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    This delightful perennial bears pairs of elliptic, slightly mottled, rich green leaves and stems to 30cm. which bear up to 3 gorgeous, nodding, slightly-scented flowers 5-6cm in width, which are creamy-white with reddish markings in the throat. These plants multiply up readily once established and can be transplanted into new bed areas. ... Learn More



    One of the most beautiful lilies you can grow, making spreading colonies of large, fragrant, golden flowers with very prominent golden stamens which appear reliably early each spring as the snow melts. In the wild it can be found in subalpine mountain meadows, slopes, and clearings from California to Alberta to New Mexico, but also at low elevations in the Columbia River Gorge. Bulbs are eaten by grizzly bears and also the native American tribal folk, but we do not recommend this.......... ... Learn More



    Exceedingly rare and equally gorgeous, the strikingly attractive, silver-foiled leaves of this plant would be worth growing even if it did not flower. However they sit below multi-flowered spikes of crystalline white blooms, each of which has a deep yellow throat. These flowers have dark yellow anthers, which easily distinguishes them, visually, from its nearest relative, E. californicum, and as the flowers mature so a pink tinge develops in the petals. The whole flower is redolent with the scent of Citrus blossom. Rare in the wild and limited to serpentine soils, it is found in California at around 500m. It is very rarely seen in cultivation , but is probably the best of all of the Californian species. ... Learn More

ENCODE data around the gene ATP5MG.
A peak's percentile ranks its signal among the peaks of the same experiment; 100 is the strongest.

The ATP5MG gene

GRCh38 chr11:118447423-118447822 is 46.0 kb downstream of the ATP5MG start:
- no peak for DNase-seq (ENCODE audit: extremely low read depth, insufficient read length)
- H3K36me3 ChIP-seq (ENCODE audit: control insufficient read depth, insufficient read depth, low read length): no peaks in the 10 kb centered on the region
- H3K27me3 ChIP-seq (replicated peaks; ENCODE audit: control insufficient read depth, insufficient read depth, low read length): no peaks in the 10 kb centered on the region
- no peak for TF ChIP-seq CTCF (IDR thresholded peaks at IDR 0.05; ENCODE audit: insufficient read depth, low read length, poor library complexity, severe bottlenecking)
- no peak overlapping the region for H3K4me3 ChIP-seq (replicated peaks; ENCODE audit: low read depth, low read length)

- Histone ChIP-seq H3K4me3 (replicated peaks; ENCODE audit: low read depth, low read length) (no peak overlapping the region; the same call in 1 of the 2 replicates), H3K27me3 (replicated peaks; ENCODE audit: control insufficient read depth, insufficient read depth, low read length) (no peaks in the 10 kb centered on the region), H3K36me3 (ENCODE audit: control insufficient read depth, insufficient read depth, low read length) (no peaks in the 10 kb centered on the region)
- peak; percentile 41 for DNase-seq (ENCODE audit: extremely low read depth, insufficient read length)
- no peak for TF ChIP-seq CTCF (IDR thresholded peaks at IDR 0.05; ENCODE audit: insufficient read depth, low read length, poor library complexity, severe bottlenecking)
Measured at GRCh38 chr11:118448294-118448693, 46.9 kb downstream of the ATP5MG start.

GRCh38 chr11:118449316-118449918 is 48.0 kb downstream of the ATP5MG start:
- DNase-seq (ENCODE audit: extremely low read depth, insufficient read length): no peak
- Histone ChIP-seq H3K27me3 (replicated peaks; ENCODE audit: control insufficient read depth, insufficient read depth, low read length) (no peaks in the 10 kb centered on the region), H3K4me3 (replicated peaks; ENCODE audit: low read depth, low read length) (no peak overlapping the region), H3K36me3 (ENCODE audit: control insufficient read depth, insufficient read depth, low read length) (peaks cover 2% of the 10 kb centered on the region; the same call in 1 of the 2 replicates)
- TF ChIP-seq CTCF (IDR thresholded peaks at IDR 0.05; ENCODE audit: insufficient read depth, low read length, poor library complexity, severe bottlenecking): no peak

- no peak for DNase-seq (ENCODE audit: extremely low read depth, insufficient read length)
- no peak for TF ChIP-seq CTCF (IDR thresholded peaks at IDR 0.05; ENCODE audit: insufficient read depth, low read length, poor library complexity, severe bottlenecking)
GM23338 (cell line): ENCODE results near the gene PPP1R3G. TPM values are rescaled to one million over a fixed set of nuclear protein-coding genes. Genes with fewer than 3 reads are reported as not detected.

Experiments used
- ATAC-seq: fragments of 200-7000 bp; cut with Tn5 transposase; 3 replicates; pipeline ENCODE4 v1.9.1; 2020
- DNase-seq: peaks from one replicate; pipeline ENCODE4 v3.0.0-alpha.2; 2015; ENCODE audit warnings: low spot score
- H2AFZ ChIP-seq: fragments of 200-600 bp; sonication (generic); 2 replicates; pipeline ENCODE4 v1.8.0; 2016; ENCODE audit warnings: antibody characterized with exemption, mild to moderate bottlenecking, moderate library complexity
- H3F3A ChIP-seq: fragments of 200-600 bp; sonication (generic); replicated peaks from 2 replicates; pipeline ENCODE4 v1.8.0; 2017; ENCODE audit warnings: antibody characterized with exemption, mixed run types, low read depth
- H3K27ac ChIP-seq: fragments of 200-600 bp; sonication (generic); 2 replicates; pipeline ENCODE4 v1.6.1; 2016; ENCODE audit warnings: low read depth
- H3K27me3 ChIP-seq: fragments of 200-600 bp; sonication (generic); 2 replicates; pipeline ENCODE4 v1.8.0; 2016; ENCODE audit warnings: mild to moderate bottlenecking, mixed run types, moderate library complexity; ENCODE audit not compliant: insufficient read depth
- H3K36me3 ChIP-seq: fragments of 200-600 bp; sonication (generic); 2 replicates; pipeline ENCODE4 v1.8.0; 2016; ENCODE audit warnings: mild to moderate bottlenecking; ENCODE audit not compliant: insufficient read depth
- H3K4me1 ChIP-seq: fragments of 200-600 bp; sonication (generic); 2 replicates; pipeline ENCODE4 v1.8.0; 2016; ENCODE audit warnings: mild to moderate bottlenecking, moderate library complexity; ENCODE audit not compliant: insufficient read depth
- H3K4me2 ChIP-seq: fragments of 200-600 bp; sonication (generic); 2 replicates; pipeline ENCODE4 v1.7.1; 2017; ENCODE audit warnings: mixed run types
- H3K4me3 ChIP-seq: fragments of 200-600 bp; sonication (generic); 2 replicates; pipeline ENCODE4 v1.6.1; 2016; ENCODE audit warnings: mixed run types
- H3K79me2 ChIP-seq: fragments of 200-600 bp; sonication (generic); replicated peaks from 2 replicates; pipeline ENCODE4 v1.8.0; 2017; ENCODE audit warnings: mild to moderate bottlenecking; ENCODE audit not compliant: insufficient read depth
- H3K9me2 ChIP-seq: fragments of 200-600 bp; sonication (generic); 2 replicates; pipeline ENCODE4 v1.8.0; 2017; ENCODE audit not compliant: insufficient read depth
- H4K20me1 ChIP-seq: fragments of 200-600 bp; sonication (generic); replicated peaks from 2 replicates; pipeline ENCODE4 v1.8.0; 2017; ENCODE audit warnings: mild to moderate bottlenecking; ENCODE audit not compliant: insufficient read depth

The fabled "trout lily" is perhaps the choicest of all erythroniums. Lily-like, palest peach, spring flowers open for a long period above leaves beautifully mottled in purple, brown and white. A valuable and very long-lived plant that will self-seed very gently making splendid drifts over time. ... Learn More



    This easy-to-grow plant opens its early blue flowers, rather like small erythroniums, in a loose, few-flowered raceme from January to March. Intriguingly, it starts its growth in early autumn and remains wintergreen, and by using this stratagem to flower early, makes its spikes of hanging, reflexed bright blue bells. Native to the Elburz Mountains in Northern Iran and the Caspian region, where it grows in lightly shaded woodland, it does best with a dry summer rest. Few seeds collected. ... Learn More


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